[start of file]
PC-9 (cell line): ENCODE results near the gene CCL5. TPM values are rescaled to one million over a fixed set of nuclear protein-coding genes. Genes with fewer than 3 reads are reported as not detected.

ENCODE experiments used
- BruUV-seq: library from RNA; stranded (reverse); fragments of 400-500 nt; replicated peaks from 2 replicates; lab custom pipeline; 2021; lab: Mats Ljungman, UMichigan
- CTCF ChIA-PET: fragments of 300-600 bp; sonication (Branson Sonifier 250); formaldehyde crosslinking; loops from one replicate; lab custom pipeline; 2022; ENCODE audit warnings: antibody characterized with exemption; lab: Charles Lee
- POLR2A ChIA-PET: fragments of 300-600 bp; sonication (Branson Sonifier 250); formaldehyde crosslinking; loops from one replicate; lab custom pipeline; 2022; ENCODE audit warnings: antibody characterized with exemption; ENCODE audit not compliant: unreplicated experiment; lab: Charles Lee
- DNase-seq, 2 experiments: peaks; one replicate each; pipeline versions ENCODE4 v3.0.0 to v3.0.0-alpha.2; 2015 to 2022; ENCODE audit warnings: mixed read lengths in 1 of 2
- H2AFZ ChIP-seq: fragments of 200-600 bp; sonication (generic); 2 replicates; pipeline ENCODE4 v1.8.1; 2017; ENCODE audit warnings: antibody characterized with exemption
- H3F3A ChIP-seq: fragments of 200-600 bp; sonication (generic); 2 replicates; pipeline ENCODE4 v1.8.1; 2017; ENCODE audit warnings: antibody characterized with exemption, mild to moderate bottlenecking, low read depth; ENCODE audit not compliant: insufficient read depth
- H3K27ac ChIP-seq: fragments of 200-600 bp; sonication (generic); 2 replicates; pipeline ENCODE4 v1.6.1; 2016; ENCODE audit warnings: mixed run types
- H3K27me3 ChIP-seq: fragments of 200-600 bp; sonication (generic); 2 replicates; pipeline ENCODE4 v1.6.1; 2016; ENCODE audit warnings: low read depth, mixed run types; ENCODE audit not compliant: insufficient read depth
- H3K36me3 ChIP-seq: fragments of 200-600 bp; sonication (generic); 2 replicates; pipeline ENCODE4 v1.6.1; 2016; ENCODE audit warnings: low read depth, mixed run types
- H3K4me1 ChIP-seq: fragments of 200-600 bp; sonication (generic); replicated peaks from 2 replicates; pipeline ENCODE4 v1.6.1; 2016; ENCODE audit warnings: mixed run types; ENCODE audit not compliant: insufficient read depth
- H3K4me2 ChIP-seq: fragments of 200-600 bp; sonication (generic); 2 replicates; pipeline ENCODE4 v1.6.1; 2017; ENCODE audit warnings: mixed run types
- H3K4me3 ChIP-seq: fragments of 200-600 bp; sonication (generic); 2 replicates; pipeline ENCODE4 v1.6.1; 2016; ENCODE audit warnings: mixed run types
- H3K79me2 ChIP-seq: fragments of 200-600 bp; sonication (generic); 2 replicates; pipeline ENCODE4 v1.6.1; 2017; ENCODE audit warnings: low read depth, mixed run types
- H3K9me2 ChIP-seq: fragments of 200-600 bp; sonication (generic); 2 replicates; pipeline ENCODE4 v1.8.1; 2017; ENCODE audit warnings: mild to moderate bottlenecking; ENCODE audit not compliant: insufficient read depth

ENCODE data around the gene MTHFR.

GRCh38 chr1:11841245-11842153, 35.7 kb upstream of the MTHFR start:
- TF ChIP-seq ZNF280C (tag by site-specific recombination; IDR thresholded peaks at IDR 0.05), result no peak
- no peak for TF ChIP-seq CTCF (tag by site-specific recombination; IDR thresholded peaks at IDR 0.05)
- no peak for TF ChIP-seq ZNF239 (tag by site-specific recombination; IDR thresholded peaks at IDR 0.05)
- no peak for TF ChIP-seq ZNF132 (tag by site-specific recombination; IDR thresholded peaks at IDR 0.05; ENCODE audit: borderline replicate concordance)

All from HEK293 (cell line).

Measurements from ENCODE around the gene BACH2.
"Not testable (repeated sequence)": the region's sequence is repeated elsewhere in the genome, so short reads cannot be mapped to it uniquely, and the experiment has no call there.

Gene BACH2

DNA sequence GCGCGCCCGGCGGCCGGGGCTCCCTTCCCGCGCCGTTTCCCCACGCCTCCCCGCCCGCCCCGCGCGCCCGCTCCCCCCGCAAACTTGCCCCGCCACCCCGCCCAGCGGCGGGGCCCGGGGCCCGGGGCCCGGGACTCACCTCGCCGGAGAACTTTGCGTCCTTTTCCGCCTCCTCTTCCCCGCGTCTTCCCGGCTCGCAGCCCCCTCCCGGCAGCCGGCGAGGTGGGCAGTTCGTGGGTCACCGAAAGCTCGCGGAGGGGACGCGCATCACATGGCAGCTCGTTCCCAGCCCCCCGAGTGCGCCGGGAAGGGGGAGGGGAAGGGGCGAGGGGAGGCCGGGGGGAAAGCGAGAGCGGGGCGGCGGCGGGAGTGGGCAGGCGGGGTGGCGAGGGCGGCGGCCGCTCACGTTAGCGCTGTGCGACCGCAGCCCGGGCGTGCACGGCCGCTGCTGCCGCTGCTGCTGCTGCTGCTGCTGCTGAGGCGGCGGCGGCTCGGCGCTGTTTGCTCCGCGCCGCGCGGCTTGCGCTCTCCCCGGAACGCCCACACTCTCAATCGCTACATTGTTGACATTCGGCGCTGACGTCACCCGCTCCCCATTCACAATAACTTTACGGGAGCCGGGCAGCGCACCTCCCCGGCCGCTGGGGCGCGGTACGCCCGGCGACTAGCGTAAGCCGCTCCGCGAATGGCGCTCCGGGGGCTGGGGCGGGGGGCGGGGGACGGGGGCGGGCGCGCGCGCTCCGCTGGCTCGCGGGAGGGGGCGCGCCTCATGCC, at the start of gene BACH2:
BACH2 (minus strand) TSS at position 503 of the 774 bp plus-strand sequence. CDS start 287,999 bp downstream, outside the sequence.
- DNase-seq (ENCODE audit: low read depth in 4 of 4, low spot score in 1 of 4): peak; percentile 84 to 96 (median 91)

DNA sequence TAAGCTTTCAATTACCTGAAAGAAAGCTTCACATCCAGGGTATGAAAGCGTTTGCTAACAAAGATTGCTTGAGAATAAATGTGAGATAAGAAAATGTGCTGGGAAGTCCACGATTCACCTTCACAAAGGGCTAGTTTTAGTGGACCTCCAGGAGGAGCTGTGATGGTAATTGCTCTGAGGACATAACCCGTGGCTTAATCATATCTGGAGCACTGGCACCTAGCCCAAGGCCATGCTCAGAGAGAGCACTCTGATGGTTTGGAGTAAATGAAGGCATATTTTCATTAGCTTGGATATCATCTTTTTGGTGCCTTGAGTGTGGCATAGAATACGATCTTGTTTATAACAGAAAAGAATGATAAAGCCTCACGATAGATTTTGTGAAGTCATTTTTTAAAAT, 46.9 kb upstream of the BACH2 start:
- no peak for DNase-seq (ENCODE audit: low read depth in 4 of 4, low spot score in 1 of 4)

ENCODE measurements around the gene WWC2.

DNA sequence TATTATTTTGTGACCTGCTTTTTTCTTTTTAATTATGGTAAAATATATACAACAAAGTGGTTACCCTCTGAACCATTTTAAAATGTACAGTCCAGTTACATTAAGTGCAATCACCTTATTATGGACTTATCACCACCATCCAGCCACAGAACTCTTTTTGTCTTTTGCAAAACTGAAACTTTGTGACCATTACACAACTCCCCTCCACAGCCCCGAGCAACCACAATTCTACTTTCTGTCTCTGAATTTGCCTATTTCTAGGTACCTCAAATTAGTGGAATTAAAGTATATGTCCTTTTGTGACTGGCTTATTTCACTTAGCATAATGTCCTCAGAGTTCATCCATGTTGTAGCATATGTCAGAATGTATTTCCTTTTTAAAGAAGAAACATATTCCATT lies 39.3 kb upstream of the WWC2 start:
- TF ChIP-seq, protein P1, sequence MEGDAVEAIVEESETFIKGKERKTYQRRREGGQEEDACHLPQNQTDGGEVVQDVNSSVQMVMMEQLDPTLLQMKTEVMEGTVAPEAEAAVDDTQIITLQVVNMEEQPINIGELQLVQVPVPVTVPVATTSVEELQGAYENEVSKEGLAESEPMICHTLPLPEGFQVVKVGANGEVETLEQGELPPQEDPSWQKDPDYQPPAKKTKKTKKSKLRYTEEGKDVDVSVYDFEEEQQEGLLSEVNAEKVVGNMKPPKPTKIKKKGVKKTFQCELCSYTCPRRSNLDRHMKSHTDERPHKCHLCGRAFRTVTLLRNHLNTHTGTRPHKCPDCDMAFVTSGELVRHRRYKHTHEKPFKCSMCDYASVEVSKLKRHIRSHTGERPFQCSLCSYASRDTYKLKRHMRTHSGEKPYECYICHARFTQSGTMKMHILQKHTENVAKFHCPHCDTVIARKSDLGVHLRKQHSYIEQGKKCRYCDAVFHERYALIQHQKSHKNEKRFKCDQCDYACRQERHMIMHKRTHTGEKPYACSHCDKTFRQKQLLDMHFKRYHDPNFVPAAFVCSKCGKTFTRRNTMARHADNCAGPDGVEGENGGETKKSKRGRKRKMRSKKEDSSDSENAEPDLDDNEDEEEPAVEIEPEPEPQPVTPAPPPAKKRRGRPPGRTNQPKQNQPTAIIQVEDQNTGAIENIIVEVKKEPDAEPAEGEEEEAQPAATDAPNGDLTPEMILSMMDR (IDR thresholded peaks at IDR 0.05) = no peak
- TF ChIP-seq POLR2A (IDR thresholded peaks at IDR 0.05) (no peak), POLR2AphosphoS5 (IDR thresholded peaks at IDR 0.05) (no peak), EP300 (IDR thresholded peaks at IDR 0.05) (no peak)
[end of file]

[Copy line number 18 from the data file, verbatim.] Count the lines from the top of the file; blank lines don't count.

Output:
GRCh38 chr1:11841245-11842153, 35.7 kb upstream of the MTHFR start: